1970 - 1974
Olivetti & Co Spa. for Montgomery Ward
Not all modern typewriters are horrible, even if they are primarily comprised of ABS plastic (gasp!). The Ward Escort 55 is a stellar example that proves that all ABS is made the same. In my opinion, it is much too underrated and underappreciated.
The timeline that led up to the manufacture of this typewriter goes something like this:
Olivetti, having a hard time in the American marketplace with just its brand, gained market share by acquiring struggling Underwood in 1959
In 1963 Underwood officially became Underwood-Olivetti in the US
All Underwood labeled typewriters in the mid-to-late 1960s were simply rebranded versions of an Olivetti
In 1969 mail order/department store Montgomery Ward contracted Underwood-Olivetti to design and produce a rebranded version of the Lettera 32 to be available exclusively through its stores
In 1970 a design patent was filed by an Underwood-Olivetti employee for the housing and case of the Ward Escort 55
Production began within a couple years at the Olivetti factory in Barcelona along side the Lettera 32 and Valentine
The patent (patent no.3,623,783) was filed for by Reginald R. Gallant (1925 - 2011) of Bristol, Connecticut. He worked for Underwood-Olivetti at the Hartford site from as early as 1963 and until the company relocated overseas. His first patent for for Underwood-Olivetti was for an "adding machine cover mechanism" while the last was for this Escort 55.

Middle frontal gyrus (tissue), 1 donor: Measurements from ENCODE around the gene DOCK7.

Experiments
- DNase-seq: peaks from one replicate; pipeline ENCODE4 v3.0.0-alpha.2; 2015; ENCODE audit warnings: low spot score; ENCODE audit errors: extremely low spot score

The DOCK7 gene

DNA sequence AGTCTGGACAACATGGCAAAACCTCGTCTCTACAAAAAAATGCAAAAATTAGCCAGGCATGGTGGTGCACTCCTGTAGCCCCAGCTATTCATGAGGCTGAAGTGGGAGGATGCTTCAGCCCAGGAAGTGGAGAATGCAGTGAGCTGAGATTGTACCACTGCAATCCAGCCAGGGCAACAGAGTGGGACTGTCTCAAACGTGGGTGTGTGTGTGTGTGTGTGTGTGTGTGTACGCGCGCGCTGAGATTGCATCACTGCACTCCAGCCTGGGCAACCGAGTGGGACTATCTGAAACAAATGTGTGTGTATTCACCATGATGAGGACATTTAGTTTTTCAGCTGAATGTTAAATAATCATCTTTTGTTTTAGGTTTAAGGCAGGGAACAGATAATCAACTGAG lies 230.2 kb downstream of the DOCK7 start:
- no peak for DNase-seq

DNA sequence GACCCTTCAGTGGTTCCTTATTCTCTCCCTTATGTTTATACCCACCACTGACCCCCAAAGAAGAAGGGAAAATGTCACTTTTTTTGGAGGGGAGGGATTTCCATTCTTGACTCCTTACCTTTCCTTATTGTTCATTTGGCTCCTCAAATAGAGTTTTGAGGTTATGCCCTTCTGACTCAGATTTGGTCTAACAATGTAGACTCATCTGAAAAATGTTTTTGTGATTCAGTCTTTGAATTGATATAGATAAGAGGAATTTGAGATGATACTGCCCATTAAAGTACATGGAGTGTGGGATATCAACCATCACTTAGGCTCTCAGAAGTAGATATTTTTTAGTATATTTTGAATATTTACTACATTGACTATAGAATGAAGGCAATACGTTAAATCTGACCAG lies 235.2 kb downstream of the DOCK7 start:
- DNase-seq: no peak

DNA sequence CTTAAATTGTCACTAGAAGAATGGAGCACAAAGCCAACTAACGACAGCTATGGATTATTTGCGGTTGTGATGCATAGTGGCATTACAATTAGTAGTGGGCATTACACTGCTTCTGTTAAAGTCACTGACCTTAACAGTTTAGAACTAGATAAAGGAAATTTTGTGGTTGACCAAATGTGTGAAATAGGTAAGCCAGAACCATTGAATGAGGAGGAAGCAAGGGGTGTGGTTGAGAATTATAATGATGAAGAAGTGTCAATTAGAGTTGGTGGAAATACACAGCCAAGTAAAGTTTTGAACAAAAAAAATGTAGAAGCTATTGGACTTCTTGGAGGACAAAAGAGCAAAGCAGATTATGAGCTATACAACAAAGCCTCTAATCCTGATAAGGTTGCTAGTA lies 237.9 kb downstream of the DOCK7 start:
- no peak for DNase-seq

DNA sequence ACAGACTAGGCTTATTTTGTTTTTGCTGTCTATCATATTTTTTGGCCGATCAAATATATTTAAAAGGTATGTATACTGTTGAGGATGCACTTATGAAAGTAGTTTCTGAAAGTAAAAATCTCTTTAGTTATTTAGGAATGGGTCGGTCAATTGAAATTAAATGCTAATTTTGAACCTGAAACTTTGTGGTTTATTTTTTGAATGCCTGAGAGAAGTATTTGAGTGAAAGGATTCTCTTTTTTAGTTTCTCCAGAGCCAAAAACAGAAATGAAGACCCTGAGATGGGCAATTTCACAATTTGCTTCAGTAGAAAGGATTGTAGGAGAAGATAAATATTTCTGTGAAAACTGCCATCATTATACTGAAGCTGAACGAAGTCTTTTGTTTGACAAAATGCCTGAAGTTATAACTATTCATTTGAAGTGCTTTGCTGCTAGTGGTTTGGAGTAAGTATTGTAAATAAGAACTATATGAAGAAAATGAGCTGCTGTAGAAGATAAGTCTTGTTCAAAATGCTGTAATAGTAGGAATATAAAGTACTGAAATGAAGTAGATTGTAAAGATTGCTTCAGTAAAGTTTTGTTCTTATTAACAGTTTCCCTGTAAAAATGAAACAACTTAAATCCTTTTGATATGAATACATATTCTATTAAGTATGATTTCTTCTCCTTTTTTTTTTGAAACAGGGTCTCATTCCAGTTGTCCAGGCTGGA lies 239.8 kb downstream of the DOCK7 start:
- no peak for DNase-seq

The Escort 55 is a brilliant synergy of Pop Art coolness and industrial design practicality. Its bold yellow color nearly screams off the machine while simple lines define its contours. Because it was built around the Lettera 32, the typewriter works great too while delivering a pleasant typing experience. Gallant really deserves more recognition for this inspired design, and the machine itself should find its way into more collections. I know that the Escort 55 is just a rebranded Olivetti Lettera 32, but is the Olivetti Valentine just a repackaged Lettera as well?
Dating these typewriters is a little tricky. However, most of the examples I've had or have seen online have a "Century 2" logo towards the top-right of the yellow casing. This logo was first used by Montgomery Ward in 1972 to commemorate its centennial. By 1973 the logo was gone from its catalogs. My assumption is that the Escort 55 was released in 1972 with the logo and without it during the following year. I've had one of these with a white casing, without the Century 2 logo (it had the number 55 instead) and with a higher serial number. These were also available in tan, yellow, red or black, primarily for overseas markets and relabeled as Underwood No.330s.
As of yet, since collectors haven't quite warmed up to these Escorts (pun intended), they can still be found at surprisingly reasonable prices. That may change.